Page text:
Monsoonal rains have been sporadic, although the past week proved wetter than several previous weeks. With a gully-washer rainfall last Tuesday, sludge and ash have washed down the mountain, leaving surface streams choked in some places.
“Water quality is definitely a concern,” says David Warnack, Smokey Bear District Ranger. He’s been in regular contact with New Mexico Environmental Department officials developing a plan to keep citizens safe. Working in tandem with Ruidoso Utilities and Fire department leaders, Forestry is a part of the remediation package.
With the recent White and Swallow fires still creating flooding concerns in other areas, Warnack says it may be more than five years before any sort of watershed equilibrium is achieved in Lincoln County.
“The reseeding efforts are completely accomplished,” says Warnack. Helicopters have finished dropping seeded hay in areas affected by the fire, in an effort to regrow vegetation. 19,211 acres have been reseeded and 10,311 acres have been straw-mulched. With watershed carrying ash, silt and sludge in addition to forest fauna fecal mass as it rushes downhill, there is currently little vegetative mass to slow and sift rainfall.
“The soil is the polishing factor in a slow rain – our aquifer is filled with a slow rain and as it sifts down, the soil cleans the water enough for us to send it through our purification system for the public’s use. It’s a real balancing act. This is uncharted territory – we’re making the best guess we can make and will adjust as needed,” says Bob Decker, Utilities/Project engineer for the Village of Ruidoso.
Rainfall as small as a quarter inch causes flooding. Bonito Lake, a main water source for Alamogordo and Holloman Air Force Base, has been compromised to the point of being declared unsafe. Kraut Canyon’s parking area at the lake has been covered with several inches of sludge with massive watershed runoff. Estimates are near the 10-year mark before the lake achieves a usable form. Planned lake drainage continues and workers move sludge flows from roadways after each rain.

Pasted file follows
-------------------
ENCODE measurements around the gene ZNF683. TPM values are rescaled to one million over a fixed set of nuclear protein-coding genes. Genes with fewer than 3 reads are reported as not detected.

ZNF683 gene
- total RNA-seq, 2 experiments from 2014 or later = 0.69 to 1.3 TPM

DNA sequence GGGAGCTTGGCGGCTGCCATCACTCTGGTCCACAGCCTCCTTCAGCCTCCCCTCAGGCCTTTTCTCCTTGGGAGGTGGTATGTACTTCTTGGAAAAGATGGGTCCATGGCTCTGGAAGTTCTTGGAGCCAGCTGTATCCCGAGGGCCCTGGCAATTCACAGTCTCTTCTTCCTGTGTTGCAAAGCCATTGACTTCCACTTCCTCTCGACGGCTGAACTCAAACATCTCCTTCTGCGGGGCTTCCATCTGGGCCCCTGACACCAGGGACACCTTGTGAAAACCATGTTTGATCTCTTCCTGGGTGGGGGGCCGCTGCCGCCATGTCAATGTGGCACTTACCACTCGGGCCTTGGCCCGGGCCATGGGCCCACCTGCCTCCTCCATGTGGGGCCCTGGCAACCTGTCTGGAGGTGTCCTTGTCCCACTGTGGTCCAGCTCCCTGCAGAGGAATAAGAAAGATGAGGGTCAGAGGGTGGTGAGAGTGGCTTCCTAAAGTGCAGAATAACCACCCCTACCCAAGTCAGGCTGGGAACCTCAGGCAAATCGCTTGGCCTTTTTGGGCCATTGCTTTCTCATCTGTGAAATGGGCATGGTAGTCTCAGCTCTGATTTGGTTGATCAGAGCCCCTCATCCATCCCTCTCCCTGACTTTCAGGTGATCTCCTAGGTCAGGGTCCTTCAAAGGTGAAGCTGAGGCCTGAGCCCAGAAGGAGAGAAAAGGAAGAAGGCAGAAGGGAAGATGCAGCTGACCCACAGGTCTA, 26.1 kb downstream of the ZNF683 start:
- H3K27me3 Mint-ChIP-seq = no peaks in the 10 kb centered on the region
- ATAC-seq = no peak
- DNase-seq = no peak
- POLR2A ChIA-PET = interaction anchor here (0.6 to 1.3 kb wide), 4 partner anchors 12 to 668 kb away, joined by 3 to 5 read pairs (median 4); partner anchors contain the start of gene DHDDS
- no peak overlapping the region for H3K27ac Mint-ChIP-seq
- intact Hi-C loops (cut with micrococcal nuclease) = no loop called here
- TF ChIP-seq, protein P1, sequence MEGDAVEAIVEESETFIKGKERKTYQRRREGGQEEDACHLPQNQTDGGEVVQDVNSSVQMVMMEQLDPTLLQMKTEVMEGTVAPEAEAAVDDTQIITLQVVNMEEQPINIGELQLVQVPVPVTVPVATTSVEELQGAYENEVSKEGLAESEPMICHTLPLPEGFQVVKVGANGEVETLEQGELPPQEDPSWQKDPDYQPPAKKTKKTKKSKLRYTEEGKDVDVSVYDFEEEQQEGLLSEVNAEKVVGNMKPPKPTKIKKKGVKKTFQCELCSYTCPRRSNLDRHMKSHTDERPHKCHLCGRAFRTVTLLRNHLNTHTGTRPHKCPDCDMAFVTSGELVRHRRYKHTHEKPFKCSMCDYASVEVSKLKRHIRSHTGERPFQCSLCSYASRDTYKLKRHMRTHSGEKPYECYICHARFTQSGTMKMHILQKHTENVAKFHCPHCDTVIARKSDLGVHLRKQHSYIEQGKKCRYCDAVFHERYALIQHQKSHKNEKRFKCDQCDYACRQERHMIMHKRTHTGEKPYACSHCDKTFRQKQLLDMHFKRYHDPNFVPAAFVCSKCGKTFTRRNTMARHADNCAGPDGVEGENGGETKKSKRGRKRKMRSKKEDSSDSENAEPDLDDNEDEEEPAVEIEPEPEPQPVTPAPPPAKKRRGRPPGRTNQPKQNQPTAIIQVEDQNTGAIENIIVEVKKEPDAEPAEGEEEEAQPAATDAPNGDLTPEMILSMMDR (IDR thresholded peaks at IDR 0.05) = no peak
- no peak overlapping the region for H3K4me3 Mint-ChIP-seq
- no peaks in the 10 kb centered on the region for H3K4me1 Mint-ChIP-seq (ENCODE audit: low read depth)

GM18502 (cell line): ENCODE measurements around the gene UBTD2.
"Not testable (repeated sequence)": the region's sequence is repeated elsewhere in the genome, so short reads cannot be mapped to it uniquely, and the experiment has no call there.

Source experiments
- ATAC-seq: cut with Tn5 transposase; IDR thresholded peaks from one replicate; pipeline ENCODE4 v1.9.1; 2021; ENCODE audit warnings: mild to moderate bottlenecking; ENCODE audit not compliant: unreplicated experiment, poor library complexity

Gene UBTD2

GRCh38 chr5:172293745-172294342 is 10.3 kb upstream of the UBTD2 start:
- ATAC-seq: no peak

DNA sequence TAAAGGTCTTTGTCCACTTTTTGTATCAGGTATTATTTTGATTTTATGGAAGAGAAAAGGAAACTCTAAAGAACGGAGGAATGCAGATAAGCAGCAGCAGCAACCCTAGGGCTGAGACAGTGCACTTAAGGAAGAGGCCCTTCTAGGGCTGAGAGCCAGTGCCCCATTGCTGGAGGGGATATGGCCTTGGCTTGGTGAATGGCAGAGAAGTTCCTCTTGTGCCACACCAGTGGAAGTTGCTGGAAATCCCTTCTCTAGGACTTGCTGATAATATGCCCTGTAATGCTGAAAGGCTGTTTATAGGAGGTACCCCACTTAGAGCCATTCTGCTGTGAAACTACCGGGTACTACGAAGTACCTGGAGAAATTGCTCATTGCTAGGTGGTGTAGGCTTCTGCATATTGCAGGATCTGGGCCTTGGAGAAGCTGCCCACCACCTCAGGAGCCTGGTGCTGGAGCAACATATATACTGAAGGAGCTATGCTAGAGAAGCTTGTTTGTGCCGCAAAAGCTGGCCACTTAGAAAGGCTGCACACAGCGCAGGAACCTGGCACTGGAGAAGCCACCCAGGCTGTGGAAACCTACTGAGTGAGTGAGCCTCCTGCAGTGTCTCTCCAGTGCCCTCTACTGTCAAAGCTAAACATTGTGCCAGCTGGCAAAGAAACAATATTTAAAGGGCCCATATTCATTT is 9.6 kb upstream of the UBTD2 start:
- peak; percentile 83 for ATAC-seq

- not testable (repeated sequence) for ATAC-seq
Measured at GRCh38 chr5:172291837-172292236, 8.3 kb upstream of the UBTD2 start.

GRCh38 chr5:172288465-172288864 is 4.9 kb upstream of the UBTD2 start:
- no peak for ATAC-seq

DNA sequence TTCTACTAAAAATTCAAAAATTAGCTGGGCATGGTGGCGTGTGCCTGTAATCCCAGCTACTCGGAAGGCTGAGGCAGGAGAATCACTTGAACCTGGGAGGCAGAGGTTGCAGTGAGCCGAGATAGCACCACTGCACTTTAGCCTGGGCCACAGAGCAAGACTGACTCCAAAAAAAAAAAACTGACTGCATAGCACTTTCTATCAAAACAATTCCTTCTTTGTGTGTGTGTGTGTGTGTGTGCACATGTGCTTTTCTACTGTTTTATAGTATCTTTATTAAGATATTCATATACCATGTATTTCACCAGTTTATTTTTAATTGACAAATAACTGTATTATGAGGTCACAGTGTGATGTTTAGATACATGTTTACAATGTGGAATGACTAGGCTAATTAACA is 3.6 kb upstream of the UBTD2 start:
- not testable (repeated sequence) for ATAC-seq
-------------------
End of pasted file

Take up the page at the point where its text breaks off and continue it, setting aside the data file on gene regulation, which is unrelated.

“The 49th Civil Engineer Squadron has a well-trained and equipped team who continues to assess the situation and is working with various agencies to determine exactly what the impact will be to Holloman. Ensuring a safe working and living environment is a priority for the Air Force, as well as senior leaders and all members of Team Holloman,” says Arlan Ponder, chief media relations officer of the 49th Wing Public Affairs Department at Holloman.
With early estimates stating it could be years before some hydrophobic soils allow vegetative growth, Burn Area Emergency Response predictions have been sobering. “Hydrologic function will be greatly degraded due to the loss of vegetative ground cover and erosion. Recovery of watershed condition can take up to 25 years,” reports the BAER team’s assessment of residual fire issues.
Recently seen however, is native grass growth in several burn scarred areas. Immediate regeneration of aspens up to 18 inches have been reported in high country scar, according to Warnack. Natural springs have begun to trickle in the midst of broad swatches where rocky streambeds have transisted to wide river ways. Volunteer growth is occurring, although Warnack says high severity areas may be barren for years to come.
“Ski Apache is an important economic driver,” says Warnack. “We’re cutting down hazard trees in the runs and repairing and replacing some of the lifts in anticipation of ski season.” The forest service administers the permit which 80-90 percent of Ski Apache resides. In the midst of the Little Bear, Ski Apache workers ran snow makers 24 hours a day to assist in fire retardation. “The folks at Ski Apache have been there from the beginning of the fire as solid partners,” says Warnack.
With hunting season approaching, Warnack and his team are quickly assessing major hunting areas for physical and flood hazards to hunters who populate several places in the burn scar. Trees which have burned but have yet to drop present a problem. Forest service is working to make hunters aware of potential dangers and are trying to stay ahead of injuries by felling dead trees and removing hazardous flora prior to the season’s opening.
Next spring Warnack hopes to find the Village of Ruidoso, Lincoln County and the Forest Service working together for long-term solutions. Getting past the upcoming winter will present challenges of its own. Proposals for available federal grants and exploring biomass utilization will be at the forefront for some. Interagency flood groups and cooperation between entities is key for solution-based discussion, says Warnack.
With last week’s massive monsoonal rain and watershed affecting areas as low as Fox Cave on Highway 70, flooding issues are here to stay for a while, according to Randall Camp, village Utilities Director. “The Duck Pond did its job and we’re grateful it worked to keep sludge from the Alto reservoir,” says Camp of last week’s downpour.
Lincoln County’s water storage, supply and demand solutions remain to be seen in the coming months and years.